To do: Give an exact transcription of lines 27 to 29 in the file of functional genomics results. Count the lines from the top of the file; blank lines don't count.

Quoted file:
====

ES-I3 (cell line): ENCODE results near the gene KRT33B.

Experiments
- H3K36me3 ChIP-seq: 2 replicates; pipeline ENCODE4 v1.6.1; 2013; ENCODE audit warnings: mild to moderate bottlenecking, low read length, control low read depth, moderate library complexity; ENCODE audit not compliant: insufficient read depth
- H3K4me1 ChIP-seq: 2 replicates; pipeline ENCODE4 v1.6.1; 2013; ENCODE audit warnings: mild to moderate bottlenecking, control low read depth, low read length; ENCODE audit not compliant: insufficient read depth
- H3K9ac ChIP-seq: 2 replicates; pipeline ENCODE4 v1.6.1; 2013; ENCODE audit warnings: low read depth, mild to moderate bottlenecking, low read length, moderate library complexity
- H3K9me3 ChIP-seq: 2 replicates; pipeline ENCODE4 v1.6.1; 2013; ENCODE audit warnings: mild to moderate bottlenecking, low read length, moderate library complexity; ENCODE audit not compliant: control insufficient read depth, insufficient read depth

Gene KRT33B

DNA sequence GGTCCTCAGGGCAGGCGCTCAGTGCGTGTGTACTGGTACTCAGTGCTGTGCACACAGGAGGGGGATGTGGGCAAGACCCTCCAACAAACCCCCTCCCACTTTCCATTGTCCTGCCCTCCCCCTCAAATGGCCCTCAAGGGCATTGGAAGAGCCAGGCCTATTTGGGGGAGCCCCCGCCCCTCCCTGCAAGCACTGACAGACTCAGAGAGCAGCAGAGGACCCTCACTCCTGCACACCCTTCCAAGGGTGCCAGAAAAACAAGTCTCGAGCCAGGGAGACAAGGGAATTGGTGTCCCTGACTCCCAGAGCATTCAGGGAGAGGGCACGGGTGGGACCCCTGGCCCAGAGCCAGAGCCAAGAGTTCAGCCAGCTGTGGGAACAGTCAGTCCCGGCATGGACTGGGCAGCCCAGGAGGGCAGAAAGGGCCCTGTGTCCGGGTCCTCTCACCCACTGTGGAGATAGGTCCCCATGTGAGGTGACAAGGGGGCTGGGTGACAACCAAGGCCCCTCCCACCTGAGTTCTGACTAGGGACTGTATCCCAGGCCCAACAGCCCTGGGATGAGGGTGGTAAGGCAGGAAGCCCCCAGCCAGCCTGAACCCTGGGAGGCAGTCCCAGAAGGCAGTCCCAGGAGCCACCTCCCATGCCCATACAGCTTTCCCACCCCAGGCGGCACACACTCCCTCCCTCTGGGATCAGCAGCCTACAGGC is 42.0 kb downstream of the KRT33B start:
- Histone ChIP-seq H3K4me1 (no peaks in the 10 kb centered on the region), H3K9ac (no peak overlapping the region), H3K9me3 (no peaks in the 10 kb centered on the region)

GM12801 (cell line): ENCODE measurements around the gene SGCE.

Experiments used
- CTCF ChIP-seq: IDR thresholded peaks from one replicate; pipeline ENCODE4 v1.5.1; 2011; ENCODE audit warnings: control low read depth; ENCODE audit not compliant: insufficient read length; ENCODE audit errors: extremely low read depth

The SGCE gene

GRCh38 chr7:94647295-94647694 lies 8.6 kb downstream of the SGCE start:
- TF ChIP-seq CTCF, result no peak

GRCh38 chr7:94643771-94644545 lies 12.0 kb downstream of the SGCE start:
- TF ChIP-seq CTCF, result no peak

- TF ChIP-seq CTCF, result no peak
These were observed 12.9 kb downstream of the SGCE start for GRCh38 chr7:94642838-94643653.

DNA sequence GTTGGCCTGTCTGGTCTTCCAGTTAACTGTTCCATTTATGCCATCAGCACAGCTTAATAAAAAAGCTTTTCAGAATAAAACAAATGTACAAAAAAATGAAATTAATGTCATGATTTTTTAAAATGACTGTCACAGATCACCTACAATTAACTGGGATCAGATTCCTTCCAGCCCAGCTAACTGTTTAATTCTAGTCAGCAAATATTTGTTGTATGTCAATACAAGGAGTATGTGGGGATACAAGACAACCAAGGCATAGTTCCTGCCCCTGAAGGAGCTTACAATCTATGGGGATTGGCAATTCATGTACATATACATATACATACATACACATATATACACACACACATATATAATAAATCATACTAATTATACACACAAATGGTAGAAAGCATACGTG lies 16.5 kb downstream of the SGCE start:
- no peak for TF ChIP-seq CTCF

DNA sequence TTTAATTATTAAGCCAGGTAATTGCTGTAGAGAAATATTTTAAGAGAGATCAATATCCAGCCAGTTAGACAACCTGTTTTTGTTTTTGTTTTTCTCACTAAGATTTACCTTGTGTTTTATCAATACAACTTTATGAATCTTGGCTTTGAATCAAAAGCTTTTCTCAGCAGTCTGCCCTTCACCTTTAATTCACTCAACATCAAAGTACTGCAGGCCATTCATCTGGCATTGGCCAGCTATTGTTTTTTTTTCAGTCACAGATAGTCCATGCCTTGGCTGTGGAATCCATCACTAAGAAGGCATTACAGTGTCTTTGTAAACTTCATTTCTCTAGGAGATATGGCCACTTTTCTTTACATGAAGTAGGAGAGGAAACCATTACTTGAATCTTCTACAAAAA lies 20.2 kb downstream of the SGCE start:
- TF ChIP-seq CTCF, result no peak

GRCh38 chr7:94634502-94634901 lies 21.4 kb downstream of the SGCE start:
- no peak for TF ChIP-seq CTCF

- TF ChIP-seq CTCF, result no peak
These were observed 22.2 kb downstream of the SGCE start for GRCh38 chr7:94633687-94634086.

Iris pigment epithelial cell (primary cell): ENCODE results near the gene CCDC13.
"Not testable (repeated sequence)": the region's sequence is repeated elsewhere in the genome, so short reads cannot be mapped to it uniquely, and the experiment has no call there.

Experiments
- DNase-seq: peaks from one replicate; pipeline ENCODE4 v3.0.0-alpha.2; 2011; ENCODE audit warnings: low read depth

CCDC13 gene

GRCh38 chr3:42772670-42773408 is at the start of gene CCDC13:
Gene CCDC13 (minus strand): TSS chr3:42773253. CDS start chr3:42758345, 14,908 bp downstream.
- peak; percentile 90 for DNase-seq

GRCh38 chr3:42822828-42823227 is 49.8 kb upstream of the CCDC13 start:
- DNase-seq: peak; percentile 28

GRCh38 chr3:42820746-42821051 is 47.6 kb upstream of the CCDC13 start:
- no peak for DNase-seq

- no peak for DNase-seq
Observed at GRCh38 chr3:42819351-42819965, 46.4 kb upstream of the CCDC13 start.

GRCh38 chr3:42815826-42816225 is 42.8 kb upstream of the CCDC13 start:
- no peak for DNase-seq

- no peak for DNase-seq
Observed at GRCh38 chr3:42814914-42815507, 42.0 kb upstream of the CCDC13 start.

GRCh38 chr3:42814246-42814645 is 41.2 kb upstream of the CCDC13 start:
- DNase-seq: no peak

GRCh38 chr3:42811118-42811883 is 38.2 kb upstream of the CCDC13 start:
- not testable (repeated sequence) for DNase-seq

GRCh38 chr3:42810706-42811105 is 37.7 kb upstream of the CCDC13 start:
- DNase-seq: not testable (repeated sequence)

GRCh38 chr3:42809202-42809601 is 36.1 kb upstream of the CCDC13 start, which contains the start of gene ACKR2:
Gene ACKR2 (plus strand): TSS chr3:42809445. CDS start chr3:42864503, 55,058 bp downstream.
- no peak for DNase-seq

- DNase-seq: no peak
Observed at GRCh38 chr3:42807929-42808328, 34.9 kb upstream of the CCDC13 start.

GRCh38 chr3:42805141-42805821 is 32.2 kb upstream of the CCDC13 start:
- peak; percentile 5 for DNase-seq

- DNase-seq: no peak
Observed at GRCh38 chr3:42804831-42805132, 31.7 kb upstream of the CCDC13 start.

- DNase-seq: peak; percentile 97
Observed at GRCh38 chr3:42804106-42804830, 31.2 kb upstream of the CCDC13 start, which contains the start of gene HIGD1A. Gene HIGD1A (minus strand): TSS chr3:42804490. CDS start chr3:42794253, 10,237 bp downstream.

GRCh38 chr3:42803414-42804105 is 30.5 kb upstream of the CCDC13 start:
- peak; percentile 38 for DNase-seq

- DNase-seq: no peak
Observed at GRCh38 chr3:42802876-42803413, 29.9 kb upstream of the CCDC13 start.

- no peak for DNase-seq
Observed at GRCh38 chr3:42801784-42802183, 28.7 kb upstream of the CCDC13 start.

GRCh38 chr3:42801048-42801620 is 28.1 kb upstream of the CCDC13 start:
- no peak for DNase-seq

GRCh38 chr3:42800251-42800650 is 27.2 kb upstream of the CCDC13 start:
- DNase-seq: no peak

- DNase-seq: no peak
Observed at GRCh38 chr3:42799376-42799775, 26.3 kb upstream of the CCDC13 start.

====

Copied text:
These were observed 22.2 kb downstream of the SGCE start for GRCh38 chr7:94633687-94634086.

Iris pigment epithelial cell (primary cell): ENCODE results near the gene CCDC13.
"Not testable (repeated sequence)": the region's sequence is repeated elsewhere in the genome, so short reads cannot be mapped to it uniquely, and the experiment has no call there.